Home / Fashion / This Is the Unofficial Uniform of Winter 2021

This Is the Unofficial Uniform of Winter 2021

The formula: a coordinating leisure set comprised of a sweatshirt and sweatpants or knitwear; a long, menswear-inspired duster coat in navy, black, cream or camel; and minimal sneakers along the lines of gray New Balance 993s or white Nike Court Royales. A dad-worthy baseball hat and expensive bag are recommended but not required. And that’s the unofficial uniform of the fashion conscious in the curious year of 2021.

Ladies on Instagram and TikTok have been sporting the look for months. As the weather turned, influencers in the wild weren’t ready to abandon their sweatpants, but they were down to add a little polish.

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Anine Bing recently launched a new Sport collection filled with key pieces like knit sets and biker shorts with this type of styling in mind—which makes even more sense considering her label is already synonymous with oversized blazers and coats. “I wanted the collection to be very versatile, where you can put a blazer over the sports bra or coat over the sweatsuit,” Bing explains. “I found inspiration from ’90s paparazzi images of Princess Diana. … To me, this type of styling just makes sense. It feels comfortable yet effortless.”

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The trends that truly define an era are derived from what’s happening in the world at that very moment. Powersuits emerged in the ’80s when women were ready to take up literal and figurative space in boardrooms across the country. Calvin Klein’s minimalism defined the sobering recession-era early ’90s after so much of the glitz and glamour that proceeded it. Our current experience of life in a pandemic and widespread social unrest is about dressing for comfort above all else. But we are also still in the social media age, so make it fashion.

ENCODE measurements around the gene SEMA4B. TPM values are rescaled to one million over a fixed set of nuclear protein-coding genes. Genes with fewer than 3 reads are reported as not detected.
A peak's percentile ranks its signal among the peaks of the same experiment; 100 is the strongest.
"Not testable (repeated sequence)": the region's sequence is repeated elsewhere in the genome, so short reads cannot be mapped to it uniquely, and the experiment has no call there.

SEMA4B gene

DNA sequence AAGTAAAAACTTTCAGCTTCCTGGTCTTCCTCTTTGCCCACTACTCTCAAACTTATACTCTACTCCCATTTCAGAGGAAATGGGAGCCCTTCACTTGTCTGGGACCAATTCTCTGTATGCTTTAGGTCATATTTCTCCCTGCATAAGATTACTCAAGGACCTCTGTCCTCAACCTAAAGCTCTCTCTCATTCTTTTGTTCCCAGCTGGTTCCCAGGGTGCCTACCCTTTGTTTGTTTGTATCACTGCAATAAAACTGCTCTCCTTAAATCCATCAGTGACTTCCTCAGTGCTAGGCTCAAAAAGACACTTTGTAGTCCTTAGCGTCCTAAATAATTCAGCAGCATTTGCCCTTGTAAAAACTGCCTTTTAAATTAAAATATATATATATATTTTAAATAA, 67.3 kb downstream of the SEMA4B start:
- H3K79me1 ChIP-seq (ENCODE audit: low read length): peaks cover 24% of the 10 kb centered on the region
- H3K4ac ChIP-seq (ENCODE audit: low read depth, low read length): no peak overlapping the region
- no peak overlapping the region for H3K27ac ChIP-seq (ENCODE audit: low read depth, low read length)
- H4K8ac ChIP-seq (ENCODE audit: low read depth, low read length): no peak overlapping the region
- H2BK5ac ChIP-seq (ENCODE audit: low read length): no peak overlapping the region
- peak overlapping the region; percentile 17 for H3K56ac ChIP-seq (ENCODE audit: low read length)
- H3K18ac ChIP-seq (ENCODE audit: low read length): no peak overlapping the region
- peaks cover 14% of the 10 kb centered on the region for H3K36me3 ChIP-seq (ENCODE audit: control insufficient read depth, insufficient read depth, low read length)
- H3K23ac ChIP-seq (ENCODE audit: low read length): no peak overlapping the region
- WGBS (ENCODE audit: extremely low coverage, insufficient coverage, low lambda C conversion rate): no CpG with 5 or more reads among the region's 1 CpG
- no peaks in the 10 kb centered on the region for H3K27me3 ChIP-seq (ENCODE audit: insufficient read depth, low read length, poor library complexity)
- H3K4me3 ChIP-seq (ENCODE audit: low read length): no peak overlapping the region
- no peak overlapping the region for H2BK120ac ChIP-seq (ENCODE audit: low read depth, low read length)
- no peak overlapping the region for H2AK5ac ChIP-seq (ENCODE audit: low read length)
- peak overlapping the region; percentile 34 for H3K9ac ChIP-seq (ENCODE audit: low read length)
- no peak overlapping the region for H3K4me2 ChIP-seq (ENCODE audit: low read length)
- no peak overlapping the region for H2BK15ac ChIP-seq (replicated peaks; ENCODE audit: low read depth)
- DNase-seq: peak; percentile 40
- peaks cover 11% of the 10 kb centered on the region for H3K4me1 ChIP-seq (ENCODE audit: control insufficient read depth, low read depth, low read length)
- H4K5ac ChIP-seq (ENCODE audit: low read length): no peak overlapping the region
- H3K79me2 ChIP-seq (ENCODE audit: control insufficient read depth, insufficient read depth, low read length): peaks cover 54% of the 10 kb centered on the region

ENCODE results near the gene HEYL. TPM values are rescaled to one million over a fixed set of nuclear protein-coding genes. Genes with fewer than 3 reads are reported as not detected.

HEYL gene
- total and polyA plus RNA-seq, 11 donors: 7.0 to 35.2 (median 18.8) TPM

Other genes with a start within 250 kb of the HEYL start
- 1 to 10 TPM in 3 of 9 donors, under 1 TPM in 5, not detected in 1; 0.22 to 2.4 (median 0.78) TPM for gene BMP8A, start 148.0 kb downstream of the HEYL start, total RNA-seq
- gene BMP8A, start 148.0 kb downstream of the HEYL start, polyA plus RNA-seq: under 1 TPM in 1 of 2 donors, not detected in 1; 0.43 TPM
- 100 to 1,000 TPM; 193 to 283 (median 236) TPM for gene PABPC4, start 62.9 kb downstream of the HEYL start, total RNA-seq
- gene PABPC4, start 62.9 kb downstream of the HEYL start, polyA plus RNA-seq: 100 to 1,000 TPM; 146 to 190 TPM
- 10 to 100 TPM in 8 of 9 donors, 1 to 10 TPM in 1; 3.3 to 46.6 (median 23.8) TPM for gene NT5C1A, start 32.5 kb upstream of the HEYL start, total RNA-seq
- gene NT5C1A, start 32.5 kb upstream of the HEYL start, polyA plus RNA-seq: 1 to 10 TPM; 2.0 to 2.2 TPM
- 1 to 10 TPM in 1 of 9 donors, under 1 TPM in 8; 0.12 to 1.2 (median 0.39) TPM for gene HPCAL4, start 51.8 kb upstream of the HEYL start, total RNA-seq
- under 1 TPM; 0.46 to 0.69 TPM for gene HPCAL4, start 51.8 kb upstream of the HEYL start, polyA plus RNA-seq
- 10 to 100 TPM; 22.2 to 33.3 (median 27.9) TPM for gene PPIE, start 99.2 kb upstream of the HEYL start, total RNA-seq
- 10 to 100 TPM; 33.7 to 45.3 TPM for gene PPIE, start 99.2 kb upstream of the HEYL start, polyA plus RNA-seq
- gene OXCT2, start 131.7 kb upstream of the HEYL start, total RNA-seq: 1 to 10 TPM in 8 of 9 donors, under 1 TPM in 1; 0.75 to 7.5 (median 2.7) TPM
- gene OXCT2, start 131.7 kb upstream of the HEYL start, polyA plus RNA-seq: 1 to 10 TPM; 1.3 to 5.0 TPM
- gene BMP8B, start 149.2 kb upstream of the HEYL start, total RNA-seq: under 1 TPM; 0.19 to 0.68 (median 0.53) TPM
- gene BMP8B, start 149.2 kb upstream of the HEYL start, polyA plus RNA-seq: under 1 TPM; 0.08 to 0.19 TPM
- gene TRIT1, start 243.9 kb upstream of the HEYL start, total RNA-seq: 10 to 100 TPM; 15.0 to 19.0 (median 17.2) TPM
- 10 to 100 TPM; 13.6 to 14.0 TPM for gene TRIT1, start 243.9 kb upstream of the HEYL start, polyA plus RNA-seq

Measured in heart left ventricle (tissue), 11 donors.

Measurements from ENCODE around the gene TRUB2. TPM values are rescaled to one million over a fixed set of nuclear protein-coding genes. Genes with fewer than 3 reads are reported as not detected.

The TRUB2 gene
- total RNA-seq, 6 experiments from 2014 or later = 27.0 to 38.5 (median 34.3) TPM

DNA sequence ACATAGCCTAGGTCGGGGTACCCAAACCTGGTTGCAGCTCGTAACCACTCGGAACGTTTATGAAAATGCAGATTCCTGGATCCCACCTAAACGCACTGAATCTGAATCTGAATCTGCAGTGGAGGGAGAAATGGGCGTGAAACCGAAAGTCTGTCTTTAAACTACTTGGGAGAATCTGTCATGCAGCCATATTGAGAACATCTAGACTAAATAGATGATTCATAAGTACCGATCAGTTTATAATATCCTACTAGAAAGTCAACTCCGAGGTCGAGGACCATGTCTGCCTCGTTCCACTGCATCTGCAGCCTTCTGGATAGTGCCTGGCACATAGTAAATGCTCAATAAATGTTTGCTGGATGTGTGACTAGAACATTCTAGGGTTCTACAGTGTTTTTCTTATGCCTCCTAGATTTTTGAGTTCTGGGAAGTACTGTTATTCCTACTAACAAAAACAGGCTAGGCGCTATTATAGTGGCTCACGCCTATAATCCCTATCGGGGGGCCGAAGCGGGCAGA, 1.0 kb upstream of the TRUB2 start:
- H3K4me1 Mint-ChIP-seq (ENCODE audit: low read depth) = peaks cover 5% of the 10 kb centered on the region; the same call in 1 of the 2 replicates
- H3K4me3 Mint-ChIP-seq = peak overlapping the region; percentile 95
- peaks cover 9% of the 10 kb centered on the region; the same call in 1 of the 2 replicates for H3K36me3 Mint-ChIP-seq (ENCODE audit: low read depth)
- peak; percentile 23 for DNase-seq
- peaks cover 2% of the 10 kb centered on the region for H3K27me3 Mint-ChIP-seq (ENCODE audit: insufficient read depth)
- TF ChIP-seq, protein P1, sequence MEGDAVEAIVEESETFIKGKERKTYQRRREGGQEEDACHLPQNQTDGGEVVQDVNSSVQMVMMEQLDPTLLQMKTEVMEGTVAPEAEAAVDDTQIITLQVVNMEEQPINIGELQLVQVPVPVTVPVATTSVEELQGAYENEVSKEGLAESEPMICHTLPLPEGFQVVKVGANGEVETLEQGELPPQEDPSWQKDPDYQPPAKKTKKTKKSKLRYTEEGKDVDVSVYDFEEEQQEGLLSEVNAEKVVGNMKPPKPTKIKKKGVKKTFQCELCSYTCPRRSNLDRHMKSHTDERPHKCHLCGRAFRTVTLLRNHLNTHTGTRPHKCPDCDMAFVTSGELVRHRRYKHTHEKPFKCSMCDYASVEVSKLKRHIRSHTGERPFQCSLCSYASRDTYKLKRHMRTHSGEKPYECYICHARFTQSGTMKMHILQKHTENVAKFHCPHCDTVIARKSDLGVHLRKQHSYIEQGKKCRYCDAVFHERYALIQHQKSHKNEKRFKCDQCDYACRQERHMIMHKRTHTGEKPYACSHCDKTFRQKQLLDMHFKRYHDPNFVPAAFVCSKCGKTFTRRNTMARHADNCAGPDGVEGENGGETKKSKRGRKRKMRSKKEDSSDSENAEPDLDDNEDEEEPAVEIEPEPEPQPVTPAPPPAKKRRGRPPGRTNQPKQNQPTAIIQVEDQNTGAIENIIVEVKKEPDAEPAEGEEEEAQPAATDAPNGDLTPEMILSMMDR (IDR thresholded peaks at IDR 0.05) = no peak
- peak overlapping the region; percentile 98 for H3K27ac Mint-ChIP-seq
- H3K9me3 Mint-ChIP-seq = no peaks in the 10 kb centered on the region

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This aesthetic is not entirely novel. Which actually fits perfectly into how the style narrative has been going in recent years. Fashion has never been as cyclical as it is now. Arguably, two of the most looked-to celebrities for clothing inspiration are Bella Hadid and Kendall Jenner. Both borrow heavily from classic ’90s and early-2000s fashion hallmarks. Cue: high-cut Levi’s, tiny sunglasses, the aforementioned New Balance, and Carolyn Bessette-inspired coats. So why wouldn’t a look that’s taking off now also be a look that’s vaguely familiar?

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Emily Oberg, founder of the sweat suit-heavy brand Sporty & Rich, whose playful use of logos draw inspiration from such ’80s and ’90s institutions as the New York Health & Racquet Club and the Beverly Hills Hotel, leans into the throwback mentality of it all. “This style is not at all new: women and men have been dressing this way for decades,” she explains. “I think we are now seeing it come back into popularity, but it’s really just a functional and practical way of dressing, which, to me, is the best kind of dressing. It’s casual, easy, and chic, elegant and sporty, all at the same time.”

The trick, of course, is in the styling. “A sweat suit can be seen in so many different ways, and I think it’s our job to elevate it,” Oberg continues. “It’s JKF Jr. on the way to the gym, or Jerry Seinfeld off duty, Princess Diana running errands, or a young Denzel Washington at the airport.”

And it’s Michael Jordan coming off a playoff game. Or your favorite Dutch, French, or American influencer hitting the abandoned streets of Copenhagen, Paris, or New York for a street style shot circa now. It’s fashion in one of the strangest times in recent history. Take a pic for posterity.